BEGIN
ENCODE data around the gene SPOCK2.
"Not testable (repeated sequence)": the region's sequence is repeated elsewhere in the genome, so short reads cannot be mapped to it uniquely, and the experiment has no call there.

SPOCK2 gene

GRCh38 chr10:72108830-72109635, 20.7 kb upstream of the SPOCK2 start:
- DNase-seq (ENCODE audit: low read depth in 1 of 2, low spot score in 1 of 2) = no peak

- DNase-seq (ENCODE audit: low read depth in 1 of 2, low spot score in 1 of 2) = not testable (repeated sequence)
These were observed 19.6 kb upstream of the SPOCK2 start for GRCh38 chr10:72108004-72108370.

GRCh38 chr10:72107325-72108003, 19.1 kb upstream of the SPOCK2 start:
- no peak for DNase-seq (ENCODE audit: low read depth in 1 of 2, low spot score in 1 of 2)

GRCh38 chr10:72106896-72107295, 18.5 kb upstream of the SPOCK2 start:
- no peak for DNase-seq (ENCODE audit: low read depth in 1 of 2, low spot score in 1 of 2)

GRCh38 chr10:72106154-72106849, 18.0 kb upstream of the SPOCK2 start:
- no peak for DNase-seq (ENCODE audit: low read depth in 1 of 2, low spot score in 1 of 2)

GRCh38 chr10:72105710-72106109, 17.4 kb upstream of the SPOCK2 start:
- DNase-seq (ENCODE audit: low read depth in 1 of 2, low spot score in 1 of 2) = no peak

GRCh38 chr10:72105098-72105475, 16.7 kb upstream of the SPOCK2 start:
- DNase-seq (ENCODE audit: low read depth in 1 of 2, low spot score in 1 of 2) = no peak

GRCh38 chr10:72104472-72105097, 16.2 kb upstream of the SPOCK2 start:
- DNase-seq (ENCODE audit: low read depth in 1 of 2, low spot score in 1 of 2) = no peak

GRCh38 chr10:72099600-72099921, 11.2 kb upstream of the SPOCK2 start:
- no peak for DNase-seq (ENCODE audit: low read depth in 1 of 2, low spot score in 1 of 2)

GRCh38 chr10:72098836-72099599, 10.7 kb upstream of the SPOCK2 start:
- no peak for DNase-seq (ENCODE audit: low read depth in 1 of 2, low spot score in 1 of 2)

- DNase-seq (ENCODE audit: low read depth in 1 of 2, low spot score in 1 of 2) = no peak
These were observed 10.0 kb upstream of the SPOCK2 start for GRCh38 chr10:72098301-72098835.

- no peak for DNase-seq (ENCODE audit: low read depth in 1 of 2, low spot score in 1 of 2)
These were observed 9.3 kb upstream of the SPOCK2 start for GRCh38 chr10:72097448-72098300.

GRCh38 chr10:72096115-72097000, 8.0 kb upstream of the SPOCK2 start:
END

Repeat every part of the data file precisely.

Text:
ENCODE data around the gene SPOCK2.
"Not testable (repeated sequence)": the region's sequence is repeated elsewhere in the genome, so short reads cannot be mapped to it uniquely, and the experiment has no call there.

SPOCK2 gene

GRCh38 chr10:72108830-72109635, 20.7 kb upstream of the SPOCK2 start:
- DNase-seq (ENCODE audit: low read depth in 1 of 2, low spot score in 1 of 2) = no peak

- DNase-seq (ENCODE audit: low read depth in 1 of 2, low spot score in 1 of 2) = not testable (repeated sequence)
These were observed 19.6 kb upstream of the SPOCK2 start for GRCh38 chr10:72108004-72108370.

GRCh38 chr10:72107325-72108003, 19.1 kb upstream of the SPOCK2 start:
- no peak for DNase-seq (ENCODE audit: low read depth in 1 of 2, low spot score in 1 of 2)

GRCh38 chr10:72106896-72107295, 18.5 kb upstream of the SPOCK2 start:
- no peak for DNase-seq (ENCODE audit: low read depth in 1 of 2, low spot score in 1 of 2)

GRCh38 chr10:72106154-72106849, 18.0 kb upstream of the SPOCK2 start:
- no peak for DNase-seq (ENCODE audit: low read depth in 1 of 2, low spot score in 1 of 2)

GRCh38 chr10:72105710-72106109, 17.4 kb upstream of the SPOCK2 start:
- DNase-seq (ENCODE audit: low read depth in 1 of 2, low spot score in 1 of 2) = no peak

GRCh38 chr10:72105098-72105475, 16.7 kb upstream of the SPOCK2 start:
- DNase-seq (ENCODE audit: low read depth in 1 of 2, low spot score in 1 of 2) = no peak

GRCh38 chr10:72104472-72105097, 16.2 kb upstream of the SPOCK2 start:
- DNase-seq (ENCODE audit: low read depth in 1 of 2, low spot score in 1 of 2) = no peak

GRCh38 chr10:72099600-72099921, 11.2 kb upstream of the SPOCK2 start:
- no peak for DNase-seq (ENCODE audit: low read depth in 1 of 2, low spot score in 1 of 2)

GRCh38 chr10:72098836-72099599, 10.7 kb upstream of the SPOCK2 start:
- no peak for DNase-seq (ENCODE audit: low read depth in 1 of 2, low spot score in 1 of 2)

- DNase-seq (ENCODE audit: low read depth in 1 of 2, low spot score in 1 of 2) = no peak
These were observed 10.0 kb upstream of the SPOCK2 start for GRCh38 chr10:72098301-72098835.

- no peak for DNase-seq (ENCODE audit: low read depth in 1 of 2, low spot score in 1 of 2)
These were observed 9.3 kb upstream of the SPOCK2 start for GRCh38 chr10:72097448-72098300.

GRCh38 chr10:72096115-72097000, 8.0 kb upstream of the SPOCK2 start: